John Hughes: One Way Street: Fragments for Walter Benjamin

  • ©, John Hughes, One Way Street: Fragments for Walter Benjamin

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    One Way Street: Fragments for Walter Benjamin

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    In September, 1940, on the Franco-Spanish border, the German Jewish philosopher and critic Walter Benjamin committed suicide, escaping the Gestapo. He was 48. During the summer of that year, with reference to his most valued possession, the painting Angelus Novus by Paul Klee, Benjamin had written: “His eyes are staring, his mouth is open, his wings are spread. This is how the angel of history must look. His face is turned toward the past. Where we perceive a chain of events, he sees one single catastrophe which keeps piling wreckage upon wreckage and hurls it in front of his feet. The Angel would like to stay, awaken the dead and make whole what has been smashed. But a storm is blowing from Paradise; it has got caught in his wings with such violence that the angel can no longer close them. This storm irresistibly propels him into the future to which his back is turned, while the pile of debris before him grows skyward. This storm is what we call progress.”

    Walter Benjamin is probably best known in Australia for his essay ‘Art in the Age of Mechanical Reproduction’ which he wrote in 1936, while in exile in Paris. Since the heady days of 1968 this essay has been a central text for cultural theorists of the left who have wished to explore the complex phenomena of mass culture in ways that are not simply pessimistic.

    The ‘age’ of electronic or digital based art (re)production has not transcended the contradictions of the contexts in which it is produced, nor has it transformed them. Indeed, the aestheticisation of cyberspace can be seen yet again unfurling its banner of ‘progress’ in an allegory of the ‘return of the same’.
    There is a photograph taken by an unknown photographer in London in 1940, showing the ruins of the Holland House library in Kensington. This is the image with which Lyotard announced his immateriais exhibition in Paris in 1984.) The roof of the library has collapsed while book shelves full of books remain. Debris piled up in the centre of the frame, the sky where the roof once was, create a vortex, a perspective which seems to draw the spectator through the image into its background. But there are three figures here: three men, each with certain characteristics. They all face away from the catastrophe which divides them.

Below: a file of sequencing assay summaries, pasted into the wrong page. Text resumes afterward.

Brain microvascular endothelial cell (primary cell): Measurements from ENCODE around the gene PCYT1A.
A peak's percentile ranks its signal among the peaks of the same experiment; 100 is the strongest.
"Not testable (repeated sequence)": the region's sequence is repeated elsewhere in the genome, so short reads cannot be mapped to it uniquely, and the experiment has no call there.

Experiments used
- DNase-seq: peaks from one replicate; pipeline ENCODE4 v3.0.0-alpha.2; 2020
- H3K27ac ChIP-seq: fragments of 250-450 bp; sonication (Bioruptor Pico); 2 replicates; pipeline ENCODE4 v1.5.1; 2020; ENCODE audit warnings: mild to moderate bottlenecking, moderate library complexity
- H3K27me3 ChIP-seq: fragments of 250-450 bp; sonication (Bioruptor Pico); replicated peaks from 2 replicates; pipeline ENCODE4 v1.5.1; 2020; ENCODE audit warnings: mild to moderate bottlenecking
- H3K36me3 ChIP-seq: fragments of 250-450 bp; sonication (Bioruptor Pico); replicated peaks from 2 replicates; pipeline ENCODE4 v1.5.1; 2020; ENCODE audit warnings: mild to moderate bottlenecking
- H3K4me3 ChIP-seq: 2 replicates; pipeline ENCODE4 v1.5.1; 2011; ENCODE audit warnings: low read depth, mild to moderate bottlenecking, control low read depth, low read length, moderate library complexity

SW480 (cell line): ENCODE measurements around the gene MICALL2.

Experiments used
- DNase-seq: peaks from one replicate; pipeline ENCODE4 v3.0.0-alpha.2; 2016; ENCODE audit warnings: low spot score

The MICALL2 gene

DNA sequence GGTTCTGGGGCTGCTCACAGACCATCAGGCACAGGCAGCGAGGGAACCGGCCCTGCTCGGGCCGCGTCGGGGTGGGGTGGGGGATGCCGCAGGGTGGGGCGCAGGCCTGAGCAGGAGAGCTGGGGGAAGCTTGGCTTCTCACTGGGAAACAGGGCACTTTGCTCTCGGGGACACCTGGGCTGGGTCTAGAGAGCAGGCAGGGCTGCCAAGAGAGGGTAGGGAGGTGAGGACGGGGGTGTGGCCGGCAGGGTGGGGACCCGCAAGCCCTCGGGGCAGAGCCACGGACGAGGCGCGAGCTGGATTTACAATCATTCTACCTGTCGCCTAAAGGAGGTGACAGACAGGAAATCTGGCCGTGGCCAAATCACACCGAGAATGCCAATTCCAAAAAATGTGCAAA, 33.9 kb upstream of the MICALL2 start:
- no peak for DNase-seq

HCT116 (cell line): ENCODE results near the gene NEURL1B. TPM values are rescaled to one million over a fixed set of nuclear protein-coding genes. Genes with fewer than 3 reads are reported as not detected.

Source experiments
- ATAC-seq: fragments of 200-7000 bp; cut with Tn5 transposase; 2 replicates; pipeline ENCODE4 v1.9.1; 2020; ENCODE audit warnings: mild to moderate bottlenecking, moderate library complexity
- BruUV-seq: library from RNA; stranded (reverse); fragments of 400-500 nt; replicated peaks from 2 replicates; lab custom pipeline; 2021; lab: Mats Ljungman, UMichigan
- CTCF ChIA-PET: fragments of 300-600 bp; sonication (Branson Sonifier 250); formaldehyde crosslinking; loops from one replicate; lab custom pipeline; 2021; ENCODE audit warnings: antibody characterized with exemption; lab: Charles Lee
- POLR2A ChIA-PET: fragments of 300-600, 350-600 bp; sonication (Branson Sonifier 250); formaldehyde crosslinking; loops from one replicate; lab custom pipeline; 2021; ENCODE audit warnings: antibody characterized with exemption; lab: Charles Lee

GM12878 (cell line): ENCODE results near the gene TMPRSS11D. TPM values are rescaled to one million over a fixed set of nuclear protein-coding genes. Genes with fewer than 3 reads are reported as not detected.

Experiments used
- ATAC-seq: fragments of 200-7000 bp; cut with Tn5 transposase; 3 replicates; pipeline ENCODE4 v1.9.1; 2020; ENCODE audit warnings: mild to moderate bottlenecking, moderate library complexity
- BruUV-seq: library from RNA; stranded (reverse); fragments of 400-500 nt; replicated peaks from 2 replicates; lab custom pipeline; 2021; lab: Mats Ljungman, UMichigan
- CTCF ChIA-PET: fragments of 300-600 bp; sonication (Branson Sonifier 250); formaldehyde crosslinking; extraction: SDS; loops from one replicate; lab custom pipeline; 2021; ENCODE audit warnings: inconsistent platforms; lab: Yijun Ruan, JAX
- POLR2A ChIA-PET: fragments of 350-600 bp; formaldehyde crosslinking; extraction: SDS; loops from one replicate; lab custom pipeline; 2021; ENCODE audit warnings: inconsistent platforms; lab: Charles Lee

With hands in pockets one man casually observes volumes on the shelves. Another stands facing the books, absorbed in reading. The third is about to select a book from the shelves, bending slightly, caught at this moment, in the act of choice. The image evokes a sense of history; the past, the ‘future’ and the present. Unlike the characters depicted in the image, the spectator has a sensation of rapid movement both into the empty vortex while simultaneously being blown backwards, out of the frame, while the debris piles up before us. In the still photograph all of this is present, at a standstill. Somewhere near-by a firestorm is raging.

    One Way Street: an exploration of themes and ideas in Benjamin’s works, places his ‘Theses on the Philosophy of History’ in the ruins of the Holland House library. One Way Street works both against the grain and within the genre of the bio-pic’. The film works as a kind of ‘teaser’, a speculative reflection on the texts of Benjamin; it presents an introduction on some central ideas and provides biographical background. Interviews with leading English language scholars, such as Susan Buck-Moors and Gary Smith, convey the sense of excitement and significance that Benjamin’s work has generated. A montage structure and a heightened visual style evoke themes and qualities of Benjamin’s writings.



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    One Way Street was funded by the Australian Film Commission.